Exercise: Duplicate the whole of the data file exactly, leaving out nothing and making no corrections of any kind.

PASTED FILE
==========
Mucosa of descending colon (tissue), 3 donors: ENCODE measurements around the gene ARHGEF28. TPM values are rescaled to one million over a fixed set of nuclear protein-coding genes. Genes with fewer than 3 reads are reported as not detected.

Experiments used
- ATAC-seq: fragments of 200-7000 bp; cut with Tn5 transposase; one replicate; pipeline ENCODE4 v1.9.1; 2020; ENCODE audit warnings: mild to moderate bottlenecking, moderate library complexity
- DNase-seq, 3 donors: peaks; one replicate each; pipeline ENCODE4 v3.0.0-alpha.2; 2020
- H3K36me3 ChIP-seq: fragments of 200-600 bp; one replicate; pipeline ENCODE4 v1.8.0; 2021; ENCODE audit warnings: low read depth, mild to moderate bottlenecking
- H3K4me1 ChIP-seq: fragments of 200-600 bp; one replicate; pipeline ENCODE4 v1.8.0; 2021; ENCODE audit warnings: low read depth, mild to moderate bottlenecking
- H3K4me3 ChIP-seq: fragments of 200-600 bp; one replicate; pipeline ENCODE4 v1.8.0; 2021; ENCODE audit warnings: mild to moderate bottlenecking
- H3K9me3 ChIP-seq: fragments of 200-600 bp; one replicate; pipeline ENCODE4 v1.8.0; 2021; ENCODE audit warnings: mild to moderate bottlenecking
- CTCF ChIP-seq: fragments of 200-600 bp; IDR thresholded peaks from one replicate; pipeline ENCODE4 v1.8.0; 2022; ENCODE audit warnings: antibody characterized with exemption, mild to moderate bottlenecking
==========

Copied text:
Mucosa of descending colon (tissue), 3 donors: ENCODE measurements around the gene ARHGEF28. TPM values are rescaled to one million over a fixed set of nuclear protein-coding genes. Genes with fewer than 3 reads are reported as not detected.

Experiments used
- ATAC-seq: fragments of 200-7000 bp; cut with Tn5 transposase; one replicate; pipeline ENCODE4 v1.9.1; 2020; ENCODE audit warnings: mild to moderate bottlenecking, moderate library complexity
- DNase-seq, 3 donors: peaks; one replicate each; pipeline ENCODE4 v3.0.0-alpha.2; 2020
- H3K36me3 ChIP-seq: fragments of 200-600 bp; one replicate; pipeline ENCODE4 v1.8.0; 2021; ENCODE audit warnings: low read depth, mild to moderate bottlenecking
- H3K4me1 ChIP-seq: fragments of 200-600 bp; one replicate; pipeline ENCODE4 v1.8.0; 2021; ENCODE audit warnings: low read depth, mild to moderate bottlenecking
- H3K4me3 ChIP-seq: fragments of 200-600 bp; one replicate; pipeline ENCODE4 v1.8.0; 2021; ENCODE audit warnings: mild to moderate bottlenecking
- H3K9me3 ChIP-seq: fragments of 200-600 bp; one replicate; pipeline ENCODE4 v1.8.0; 2021; ENCODE audit warnings: mild to moderate bottlenecking
- CTCF ChIP-seq: fragments of 200-600 bp; IDR thresholded peaks from one replicate; pipeline ENCODE4 v1.8.0; 2022; ENCODE audit warnings: antibody characterized with exemption, mild to moderate bottlenecking